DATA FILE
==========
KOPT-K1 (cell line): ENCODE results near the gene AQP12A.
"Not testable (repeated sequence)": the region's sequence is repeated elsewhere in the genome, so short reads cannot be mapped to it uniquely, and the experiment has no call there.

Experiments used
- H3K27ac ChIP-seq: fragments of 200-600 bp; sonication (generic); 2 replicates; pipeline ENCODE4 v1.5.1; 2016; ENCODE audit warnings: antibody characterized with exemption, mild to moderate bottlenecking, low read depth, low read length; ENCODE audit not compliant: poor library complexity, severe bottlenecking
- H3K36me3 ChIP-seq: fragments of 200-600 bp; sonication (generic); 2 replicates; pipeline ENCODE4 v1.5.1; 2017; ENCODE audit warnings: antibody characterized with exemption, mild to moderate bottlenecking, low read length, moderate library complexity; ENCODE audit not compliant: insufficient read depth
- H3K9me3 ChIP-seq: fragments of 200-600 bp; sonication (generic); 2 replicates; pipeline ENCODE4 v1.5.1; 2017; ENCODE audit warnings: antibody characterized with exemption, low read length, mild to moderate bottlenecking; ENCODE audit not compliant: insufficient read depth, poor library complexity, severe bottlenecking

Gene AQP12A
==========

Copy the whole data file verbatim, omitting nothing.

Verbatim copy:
KOPT-K1 (cell line): ENCODE results near the gene AQP12A.
"Not testable (repeated sequence)": the region's sequence is repeated elsewhere in the genome, so short reads cannot be mapped to it uniquely, and the experiment has no call there.

Experiments used
- H3K27ac ChIP-seq: fragments of 200-600 bp; sonication (generic); 2 replicates; pipeline ENCODE4 v1.5.1; 2016; ENCODE audit warnings: antibody characterized with exemption, mild to moderate bottlenecking, low read depth, low read length; ENCODE audit not compliant: poor library complexity, severe bottlenecking
- H3K36me3 ChIP-seq: fragments of 200-600 bp; sonication (generic); 2 replicates; pipeline ENCODE4 v1.5.1; 2017; ENCODE audit warnings: antibody characterized with exemption, mild to moderate bottlenecking, low read length, moderate library complexity; ENCODE audit not compliant: insufficient read depth
- H3K9me3 ChIP-seq: fragments of 200-600 bp; sonication (generic); 2 replicates; pipeline ENCODE4 v1.5.1; 2017; ENCODE audit warnings: antibody characterized with exemption, low read length, mild to moderate bottlenecking; ENCODE audit not compliant: insufficient read depth, poor library complexity, severe bottlenecking

Gene AQP12A